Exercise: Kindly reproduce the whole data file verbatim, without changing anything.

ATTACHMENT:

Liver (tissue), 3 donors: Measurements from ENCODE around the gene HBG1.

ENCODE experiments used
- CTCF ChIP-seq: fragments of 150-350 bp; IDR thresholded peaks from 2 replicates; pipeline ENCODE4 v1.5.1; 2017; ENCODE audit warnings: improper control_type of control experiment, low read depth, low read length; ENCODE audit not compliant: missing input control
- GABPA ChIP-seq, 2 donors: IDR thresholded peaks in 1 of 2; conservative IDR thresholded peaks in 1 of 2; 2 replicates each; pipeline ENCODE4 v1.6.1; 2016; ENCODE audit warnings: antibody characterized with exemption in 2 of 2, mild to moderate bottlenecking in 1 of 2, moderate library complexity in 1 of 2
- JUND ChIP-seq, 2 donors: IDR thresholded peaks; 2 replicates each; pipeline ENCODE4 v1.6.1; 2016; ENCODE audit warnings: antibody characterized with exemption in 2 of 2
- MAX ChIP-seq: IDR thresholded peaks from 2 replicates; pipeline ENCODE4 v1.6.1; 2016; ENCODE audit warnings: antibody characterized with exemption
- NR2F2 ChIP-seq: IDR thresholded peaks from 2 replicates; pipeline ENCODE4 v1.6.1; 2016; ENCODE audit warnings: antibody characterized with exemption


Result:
Liver (tissue), 3 donors: Measurements from ENCODE around the gene HBG1.

ENCODE experiments used
- CTCF ChIP-seq: fragments of 150-350 bp; IDR thresholded peaks from 2 replicates; pipeline ENCODE4 v1.5.1; 2017; ENCODE audit warnings: improper control_type of control experiment, low read depth, low read length; ENCODE audit not compliant: missing input control
- GABPA ChIP-seq, 2 donors: IDR thresholded peaks in 1 of 2; conservative IDR thresholded peaks in 1 of 2; 2 replicates each; pipeline ENCODE4 v1.6.1; 2016; ENCODE audit warnings: antibody characterized with exemption in 2 of 2, mild to moderate bottlenecking in 1 of 2, moderate library complexity in 1 of 2
- JUND ChIP-seq, 2 donors: IDR thresholded peaks; 2 replicates each; pipeline ENCODE4 v1.6.1; 2016; ENCODE audit warnings: antibody characterized with exemption in 2 of 2
- MAX ChIP-seq: IDR thresholded peaks from 2 replicates; pipeline ENCODE4 v1.6.1; 2016; ENCODE audit warnings: antibody characterized with exemption
- NR2F2 ChIP-seq: IDR thresholded peaks from 2 replicates; pipeline ENCODE4 v1.6.1; 2016; ENCODE audit warnings: antibody characterized with exemption